In selecting the precise inflation target, which is of course a matter for the Chancellor rather than for the MPC, the points about consistency and confidence are also relevant. For the MPC to retain credibility in the wider UK community, it is important that the inflation target should be one which businesses and individuals are familiar with, and recognise as relating to their own experience of inflation. For this reason, RPI(X) still seems the best measure. (However, it was sensible to move away from headline RPI as it is so heavily influenced by interest rates directly.)

  There are certainly theoretical arguments in favour of including asset prices in the MPC's target. These include the view that stability in financial markets (stability of sterling, or of equity prices) is an important goal in its own right, as it affects the stability of economic growth. However, the arguments against including asset prices in the target seem to outweigh this advantage:

    —  The construction of such an index would in practical terms be a difficult matter—how should all the elements be weighted, for example? Disputes around this question would quite likely prove damaging to policy credibility, in addition to worries about loss of credibility from yet another major change to the UK's policy framework.

    —  The transparency of policy to the wider public, and public understanding of the MPC's role, would be hindered by this change.

    —  The practical operation of policy would be made even more difficult, as interest rates do not have a predictable relationship with asset prices (of course, this is also true of RPI(X), but to a much lesser extent).

    —  The argument that asset prices should be included also falls foul of the criticism that it is in effect asking the MPC to achieve stability of economic growth as well as monetary stability—the impossible task of hitting two targets with one policy instrument.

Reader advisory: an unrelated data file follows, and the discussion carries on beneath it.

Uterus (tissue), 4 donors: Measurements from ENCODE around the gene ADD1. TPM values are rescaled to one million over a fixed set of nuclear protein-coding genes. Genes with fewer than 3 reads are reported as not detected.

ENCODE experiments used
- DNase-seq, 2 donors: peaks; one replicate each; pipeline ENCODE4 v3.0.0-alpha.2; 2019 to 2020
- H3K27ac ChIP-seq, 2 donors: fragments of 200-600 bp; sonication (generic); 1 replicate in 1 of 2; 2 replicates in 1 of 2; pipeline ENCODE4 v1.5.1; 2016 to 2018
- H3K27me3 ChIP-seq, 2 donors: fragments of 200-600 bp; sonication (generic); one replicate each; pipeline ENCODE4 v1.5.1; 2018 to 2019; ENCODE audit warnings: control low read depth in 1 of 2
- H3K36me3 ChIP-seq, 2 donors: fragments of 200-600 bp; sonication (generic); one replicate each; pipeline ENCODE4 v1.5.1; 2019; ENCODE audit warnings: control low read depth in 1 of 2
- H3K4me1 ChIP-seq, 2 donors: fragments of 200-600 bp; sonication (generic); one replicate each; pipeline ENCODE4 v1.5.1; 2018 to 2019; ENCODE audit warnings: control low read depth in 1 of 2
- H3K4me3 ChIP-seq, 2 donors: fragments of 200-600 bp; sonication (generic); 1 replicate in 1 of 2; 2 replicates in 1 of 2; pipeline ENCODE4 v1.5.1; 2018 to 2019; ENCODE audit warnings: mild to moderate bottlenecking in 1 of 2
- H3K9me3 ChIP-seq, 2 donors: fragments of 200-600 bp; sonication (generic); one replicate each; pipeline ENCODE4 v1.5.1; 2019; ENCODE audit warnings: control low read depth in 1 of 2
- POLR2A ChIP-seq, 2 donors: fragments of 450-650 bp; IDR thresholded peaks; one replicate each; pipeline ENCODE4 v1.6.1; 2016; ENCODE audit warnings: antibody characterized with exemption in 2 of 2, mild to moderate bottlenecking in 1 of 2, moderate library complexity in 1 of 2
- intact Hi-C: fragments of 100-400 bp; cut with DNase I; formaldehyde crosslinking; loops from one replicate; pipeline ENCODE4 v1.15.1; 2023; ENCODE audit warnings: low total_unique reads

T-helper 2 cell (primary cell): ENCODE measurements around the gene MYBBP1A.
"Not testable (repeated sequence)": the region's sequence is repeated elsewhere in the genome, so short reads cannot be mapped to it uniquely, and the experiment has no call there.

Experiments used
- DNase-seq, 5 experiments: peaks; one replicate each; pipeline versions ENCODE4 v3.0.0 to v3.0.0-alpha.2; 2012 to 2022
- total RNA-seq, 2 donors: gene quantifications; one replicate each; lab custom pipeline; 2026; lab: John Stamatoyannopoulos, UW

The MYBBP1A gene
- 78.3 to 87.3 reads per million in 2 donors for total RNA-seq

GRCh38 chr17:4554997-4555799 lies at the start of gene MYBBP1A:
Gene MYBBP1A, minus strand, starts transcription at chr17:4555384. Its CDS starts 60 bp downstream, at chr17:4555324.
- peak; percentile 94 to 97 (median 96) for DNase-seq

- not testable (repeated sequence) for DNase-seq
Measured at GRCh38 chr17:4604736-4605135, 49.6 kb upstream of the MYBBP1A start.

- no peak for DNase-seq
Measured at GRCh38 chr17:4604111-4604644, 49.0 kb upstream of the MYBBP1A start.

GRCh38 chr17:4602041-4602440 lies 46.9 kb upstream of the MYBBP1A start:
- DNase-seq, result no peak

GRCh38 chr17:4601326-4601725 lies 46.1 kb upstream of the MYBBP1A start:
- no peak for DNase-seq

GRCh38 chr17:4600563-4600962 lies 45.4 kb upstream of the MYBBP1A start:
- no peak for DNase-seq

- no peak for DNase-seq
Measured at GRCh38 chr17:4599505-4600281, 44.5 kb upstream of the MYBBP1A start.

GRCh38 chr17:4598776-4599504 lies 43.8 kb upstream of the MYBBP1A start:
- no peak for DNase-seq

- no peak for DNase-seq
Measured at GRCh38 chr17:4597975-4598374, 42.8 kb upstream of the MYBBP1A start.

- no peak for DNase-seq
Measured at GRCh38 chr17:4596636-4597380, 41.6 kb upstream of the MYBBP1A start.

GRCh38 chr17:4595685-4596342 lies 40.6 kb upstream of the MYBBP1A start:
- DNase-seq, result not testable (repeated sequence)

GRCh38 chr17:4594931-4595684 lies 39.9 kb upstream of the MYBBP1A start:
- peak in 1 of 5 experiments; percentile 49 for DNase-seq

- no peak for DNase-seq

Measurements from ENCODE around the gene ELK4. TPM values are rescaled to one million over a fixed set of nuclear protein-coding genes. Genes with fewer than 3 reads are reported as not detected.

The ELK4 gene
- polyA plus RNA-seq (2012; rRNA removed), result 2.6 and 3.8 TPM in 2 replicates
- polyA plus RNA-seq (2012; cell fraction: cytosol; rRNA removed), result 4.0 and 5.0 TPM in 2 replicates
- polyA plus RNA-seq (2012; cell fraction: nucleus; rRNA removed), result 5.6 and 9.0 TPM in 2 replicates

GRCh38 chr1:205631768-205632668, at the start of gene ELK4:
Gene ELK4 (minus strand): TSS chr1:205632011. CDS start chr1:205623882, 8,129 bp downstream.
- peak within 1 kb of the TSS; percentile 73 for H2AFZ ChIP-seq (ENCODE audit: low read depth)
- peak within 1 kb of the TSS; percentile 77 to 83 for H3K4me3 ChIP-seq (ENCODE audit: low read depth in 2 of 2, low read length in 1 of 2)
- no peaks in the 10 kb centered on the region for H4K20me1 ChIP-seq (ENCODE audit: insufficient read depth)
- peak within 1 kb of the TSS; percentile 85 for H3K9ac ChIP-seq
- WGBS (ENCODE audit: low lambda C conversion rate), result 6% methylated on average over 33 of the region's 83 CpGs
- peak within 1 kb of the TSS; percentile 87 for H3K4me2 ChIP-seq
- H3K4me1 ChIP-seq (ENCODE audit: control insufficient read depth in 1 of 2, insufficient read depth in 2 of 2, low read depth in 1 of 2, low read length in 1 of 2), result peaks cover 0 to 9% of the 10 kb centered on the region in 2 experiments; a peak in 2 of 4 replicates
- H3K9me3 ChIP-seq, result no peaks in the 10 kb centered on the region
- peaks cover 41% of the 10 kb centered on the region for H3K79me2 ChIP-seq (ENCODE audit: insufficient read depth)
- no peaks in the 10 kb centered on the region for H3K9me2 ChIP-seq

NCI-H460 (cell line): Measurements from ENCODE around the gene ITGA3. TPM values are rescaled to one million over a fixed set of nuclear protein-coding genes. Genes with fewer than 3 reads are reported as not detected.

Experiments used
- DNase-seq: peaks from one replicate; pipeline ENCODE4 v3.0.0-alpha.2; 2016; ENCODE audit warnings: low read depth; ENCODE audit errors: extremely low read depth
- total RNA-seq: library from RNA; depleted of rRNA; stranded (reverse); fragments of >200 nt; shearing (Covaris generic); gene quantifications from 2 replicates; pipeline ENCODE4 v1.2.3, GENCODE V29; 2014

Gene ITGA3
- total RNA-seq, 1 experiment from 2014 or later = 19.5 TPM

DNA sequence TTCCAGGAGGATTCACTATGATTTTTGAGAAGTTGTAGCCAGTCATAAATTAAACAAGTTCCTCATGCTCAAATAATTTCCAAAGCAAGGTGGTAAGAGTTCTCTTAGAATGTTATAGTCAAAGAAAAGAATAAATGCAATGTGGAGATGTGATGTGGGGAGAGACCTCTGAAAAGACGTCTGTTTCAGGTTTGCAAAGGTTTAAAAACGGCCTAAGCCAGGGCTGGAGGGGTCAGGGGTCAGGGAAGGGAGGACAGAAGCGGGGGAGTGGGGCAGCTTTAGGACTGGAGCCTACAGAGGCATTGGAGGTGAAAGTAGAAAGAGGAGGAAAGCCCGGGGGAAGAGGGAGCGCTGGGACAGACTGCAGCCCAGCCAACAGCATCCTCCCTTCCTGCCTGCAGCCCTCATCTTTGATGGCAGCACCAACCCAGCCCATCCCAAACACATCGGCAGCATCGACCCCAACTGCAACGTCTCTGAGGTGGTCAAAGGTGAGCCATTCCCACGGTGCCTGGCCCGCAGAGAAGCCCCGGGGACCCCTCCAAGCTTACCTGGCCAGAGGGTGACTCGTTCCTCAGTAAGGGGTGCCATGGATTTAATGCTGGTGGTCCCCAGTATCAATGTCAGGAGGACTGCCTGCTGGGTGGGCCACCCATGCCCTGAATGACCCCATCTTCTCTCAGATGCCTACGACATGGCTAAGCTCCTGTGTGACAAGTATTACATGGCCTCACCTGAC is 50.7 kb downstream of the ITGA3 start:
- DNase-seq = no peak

However, I would agree strongly with the proposition that asset price overshooting (if it is judged to exist) and the consequences for the expected path of RPI(X) of this overshooting either continuing, or being unwound abruptly, should be taken into account in the MPC's debates and decisions. Where this has had a major effect on the final decision, this would require particular explanation in the minutes. And of course monitoring asset prices at all times should be an important part of the MPC process.

  9.   Why do you think the MPC has undershot the target so consistently? Should undershooting the target be viewed as seriously as overshooting it?

  I would not agree with the bald statement that the MPC has undershot the target consistently—which seems to imply that the MPC has failed to achieve its key objective. RPI(X) has been below 2.5 per cent for the 23 months up to February 2001, but in only 8 of these months has it been away from the 2.5 per cent target by 0.5 points or more. The average inflation rate in that period has been 2.1 per cent. From January 1998 (taking the period prior to January 1998 as clearly too early in the MPC's tenure to be included) to March 2000, however, RPI(X) was frequently above 2.5 per cent, and averaged 2.6 per cent.